Unclassified law enforcement documents posted online have vaguely identified some victims: a nursing home in Marquette, Wis., last November, a public safety agency and a manufacturer in Massachusetts in early 2013, a Louisiana emergency operations center in March, a Massachusetts medical center in April and a Boston hospital in May.
Wall Street firms, schools, media giants, insurance companies and customer service call centers have also temporarily lost phone service because of the attacks, according to telecommunications industry officials. Many of the victims want to remain anonymous out of fear of being attacked again or opening themselves up to lawsuits from customers.
The Marquette incident is noteworthy because when the business owner involved the Marquette County Sheriff's Department, the scammer bombarded one of the county's two 911 lines for 3 1/2 hours.
"The few people I've talked to about it have said that you just have to take it and that there's no way to stop this," Sheriff's Capt. Chris Kuhl said.
A Texas hospital network has been targeted several times this year, said its chief technology officer, who spoke on the condition of anonymity because the individual's employer has not discussed the attacks publicly. One of its nine hospitals lost phone service in a nurses unit for a day, preventing families from calling in to check on patients.
As the hospital searched for answers, it temporarily created a new number and turned to backup phone lines or cellphones for crucial communications. The chain eventually spent $20,000 per hospital to install a firewall-type device that is able to block calls from numbers associated with an attack.
For all the money spent on Internet security, companies often overlook protecting their telephones, Artes said.
"It's kind of embarrassing when a website goes down, but when you shut down emergency operations for a county or a city, that has a direct effect on their ability to respond," he said.
The Federal Communications Commission has begun huddling with phone carriers, equipment makers and other telecommunication firms to discuss ideas that would help stem the attacks. One possibility is attaching certificates, or a secret signature, to calls.
The FCC's chief technology officer, Henning Schulzrinne, acknowledged that though such a solution is probably a year or two away, it could put an end to most fraudulent calls.
But Jon Peterson, a consultant with network analytics firm Neustar, said such measures raise privacy worries. Some calls, such as one to a whistle-blower hotline or one originating from a homeless shelter, may need to remain anonymous. There won't be a single fix. But the goal is clear.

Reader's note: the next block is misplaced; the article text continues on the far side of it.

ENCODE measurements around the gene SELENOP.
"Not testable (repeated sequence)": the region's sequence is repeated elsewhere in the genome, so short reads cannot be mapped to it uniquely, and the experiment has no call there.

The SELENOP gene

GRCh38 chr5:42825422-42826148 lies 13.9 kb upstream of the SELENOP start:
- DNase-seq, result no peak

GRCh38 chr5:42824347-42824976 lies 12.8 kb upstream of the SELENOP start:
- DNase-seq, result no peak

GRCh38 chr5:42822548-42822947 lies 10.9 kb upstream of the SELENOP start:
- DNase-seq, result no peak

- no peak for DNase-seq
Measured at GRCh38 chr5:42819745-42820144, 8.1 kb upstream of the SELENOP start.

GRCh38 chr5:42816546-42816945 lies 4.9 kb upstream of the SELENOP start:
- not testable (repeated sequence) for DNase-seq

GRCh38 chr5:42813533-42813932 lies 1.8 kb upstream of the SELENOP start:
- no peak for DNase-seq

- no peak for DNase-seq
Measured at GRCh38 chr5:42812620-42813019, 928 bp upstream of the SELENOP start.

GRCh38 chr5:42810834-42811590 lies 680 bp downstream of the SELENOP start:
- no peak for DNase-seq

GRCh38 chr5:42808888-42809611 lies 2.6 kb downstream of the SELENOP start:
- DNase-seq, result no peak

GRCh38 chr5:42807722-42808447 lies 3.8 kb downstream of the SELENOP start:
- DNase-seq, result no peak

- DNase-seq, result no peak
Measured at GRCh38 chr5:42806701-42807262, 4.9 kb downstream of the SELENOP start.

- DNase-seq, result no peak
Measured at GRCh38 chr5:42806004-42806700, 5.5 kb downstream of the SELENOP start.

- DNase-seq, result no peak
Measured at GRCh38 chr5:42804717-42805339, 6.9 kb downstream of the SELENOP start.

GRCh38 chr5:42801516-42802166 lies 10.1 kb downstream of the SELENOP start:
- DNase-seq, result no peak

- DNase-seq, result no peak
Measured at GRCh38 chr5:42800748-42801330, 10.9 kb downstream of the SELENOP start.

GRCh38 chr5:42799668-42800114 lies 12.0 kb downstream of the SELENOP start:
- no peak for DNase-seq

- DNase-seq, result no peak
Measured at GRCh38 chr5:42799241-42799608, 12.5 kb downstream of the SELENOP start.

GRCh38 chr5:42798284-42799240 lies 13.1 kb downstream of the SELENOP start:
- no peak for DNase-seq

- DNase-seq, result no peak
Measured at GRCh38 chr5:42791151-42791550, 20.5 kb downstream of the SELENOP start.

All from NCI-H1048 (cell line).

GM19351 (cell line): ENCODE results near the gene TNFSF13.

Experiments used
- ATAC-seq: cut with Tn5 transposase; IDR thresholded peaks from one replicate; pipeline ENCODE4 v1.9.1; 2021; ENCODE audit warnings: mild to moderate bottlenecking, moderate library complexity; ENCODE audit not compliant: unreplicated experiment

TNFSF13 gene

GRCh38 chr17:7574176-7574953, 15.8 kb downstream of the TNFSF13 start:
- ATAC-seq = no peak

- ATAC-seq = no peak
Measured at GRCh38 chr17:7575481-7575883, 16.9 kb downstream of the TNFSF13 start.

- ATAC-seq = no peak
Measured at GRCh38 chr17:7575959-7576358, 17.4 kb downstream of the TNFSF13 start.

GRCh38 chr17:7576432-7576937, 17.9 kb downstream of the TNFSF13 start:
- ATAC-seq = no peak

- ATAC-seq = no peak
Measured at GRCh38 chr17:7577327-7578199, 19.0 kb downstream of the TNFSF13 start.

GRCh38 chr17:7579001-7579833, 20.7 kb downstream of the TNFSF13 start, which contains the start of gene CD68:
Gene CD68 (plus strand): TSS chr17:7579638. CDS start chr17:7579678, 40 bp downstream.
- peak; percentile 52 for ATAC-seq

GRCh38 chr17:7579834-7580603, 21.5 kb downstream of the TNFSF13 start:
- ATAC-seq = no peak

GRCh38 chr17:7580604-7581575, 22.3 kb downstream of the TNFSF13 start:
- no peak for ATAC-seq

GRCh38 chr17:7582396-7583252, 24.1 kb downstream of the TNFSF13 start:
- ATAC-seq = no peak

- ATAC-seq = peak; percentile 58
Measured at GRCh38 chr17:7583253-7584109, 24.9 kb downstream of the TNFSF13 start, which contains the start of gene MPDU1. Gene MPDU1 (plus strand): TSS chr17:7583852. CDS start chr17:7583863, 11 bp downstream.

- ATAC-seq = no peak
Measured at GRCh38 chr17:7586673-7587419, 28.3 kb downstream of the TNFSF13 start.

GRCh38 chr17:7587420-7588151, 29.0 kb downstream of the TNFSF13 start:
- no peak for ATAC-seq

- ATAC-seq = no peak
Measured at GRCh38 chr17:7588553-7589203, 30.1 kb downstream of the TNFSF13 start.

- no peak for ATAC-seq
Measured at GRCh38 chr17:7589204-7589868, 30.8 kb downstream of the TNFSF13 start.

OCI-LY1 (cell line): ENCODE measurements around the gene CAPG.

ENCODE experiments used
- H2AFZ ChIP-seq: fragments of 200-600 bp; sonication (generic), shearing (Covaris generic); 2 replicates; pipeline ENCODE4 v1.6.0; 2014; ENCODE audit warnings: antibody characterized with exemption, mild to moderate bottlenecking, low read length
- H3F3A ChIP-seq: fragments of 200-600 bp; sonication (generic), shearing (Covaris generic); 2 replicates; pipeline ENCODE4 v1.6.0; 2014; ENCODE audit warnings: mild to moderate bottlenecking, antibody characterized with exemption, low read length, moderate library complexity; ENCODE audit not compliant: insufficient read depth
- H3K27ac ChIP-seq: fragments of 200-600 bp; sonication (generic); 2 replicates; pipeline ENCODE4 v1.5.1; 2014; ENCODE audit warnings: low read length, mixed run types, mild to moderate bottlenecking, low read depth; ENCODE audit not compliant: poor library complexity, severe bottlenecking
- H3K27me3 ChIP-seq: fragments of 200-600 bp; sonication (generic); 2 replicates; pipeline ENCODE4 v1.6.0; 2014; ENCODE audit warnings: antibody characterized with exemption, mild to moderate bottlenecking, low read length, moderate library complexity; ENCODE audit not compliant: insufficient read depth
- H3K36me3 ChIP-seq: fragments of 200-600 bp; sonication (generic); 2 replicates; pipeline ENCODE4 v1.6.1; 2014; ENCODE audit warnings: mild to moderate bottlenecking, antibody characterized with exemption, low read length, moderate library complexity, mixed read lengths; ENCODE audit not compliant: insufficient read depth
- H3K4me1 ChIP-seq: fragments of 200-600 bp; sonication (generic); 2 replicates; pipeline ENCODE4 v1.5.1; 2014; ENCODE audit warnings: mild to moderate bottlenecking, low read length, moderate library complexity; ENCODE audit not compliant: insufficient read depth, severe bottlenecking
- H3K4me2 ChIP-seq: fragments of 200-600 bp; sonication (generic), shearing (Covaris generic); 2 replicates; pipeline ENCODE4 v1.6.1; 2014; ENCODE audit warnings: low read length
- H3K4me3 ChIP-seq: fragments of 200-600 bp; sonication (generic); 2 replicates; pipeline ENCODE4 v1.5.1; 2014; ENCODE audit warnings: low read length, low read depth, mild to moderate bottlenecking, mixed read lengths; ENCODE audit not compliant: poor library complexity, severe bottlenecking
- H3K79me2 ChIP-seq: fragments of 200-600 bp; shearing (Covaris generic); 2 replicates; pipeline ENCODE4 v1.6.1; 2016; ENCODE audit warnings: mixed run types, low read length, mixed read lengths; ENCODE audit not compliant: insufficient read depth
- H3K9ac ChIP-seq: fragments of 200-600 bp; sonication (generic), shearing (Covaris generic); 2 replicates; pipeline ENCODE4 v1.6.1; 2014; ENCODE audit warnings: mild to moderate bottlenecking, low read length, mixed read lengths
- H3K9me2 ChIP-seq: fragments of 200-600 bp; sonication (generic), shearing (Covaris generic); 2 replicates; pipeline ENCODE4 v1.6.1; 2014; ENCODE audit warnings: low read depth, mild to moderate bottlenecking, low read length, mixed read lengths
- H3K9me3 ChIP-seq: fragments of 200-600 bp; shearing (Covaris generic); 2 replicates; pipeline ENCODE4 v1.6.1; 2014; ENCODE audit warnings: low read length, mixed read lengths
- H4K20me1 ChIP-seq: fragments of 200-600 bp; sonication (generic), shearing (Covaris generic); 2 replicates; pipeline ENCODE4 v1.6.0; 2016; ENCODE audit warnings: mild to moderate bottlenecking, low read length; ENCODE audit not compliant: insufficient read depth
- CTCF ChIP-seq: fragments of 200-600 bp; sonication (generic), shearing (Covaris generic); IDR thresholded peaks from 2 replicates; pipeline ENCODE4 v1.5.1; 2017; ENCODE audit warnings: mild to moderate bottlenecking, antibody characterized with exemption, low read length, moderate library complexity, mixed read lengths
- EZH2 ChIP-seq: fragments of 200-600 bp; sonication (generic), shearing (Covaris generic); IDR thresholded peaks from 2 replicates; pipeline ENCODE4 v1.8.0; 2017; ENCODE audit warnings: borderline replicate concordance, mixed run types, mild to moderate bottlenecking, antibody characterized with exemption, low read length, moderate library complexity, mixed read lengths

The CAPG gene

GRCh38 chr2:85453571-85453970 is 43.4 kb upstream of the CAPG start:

"The lack of secure attribution of origins of these calls is one of the key enablers of this attack," Peterson said. "We have to resolve this question of accountability for the present day and the future."

To prevent Another Snowden new NSA anti-leak measures two-man rule

The National Security Agency, which Snowden worked for as a Hawaii-based contractor, said it would lead the effort to isolate intelligence and implement a "two-man rule" for downloading - similar to procedures used to safeguard nuclear weapons.
"When are we taking countermeasures? ... The answer is now," Deputy Defense Secretary Ashton Carter told the Aspen Security Forum in Colorado.
NSA Director General Keith Alexander told the forum the two-man rule would apply to system administrators like Snowden and anyone with access to sensitive computer server rooms.
"You limit the numbers of people who can write to removable media," Alexander said. "Instead of allowing all systems administrators (to do it), you drop it down to a few and use a two-person rule."
"We'll close and lock server rooms so that it takes two people to get in there."
Carter partly blamed the security breach on the emphasis placed on intelligence-sharing after the wake of the September 11, 2001, attacks, which eventually allowed someone like Snowden to access so many documents at once.
"We normally compartmentalize information for a very good reason, so one person can't compromise a lot," Carter said. "Loading everything onto one server ... it's something we can't do. Because it creates too much information in one place."
Alexander said Snowden had been trusted with moving inside networks to make sure the right information was on the computer servers of the NSA in Hawaii.

Snowden fled to Hong Kong in May, a few weeks before publication in Britain's Guardian newspaper and the Washington Post of details he provided about secret U.S. government surveillance of Internet and phone traffic.
The disclosures by Snowden, who is wanted on espionage charges, have raised Americans' concerns about domestic spying and strained relations with some U.S. allies.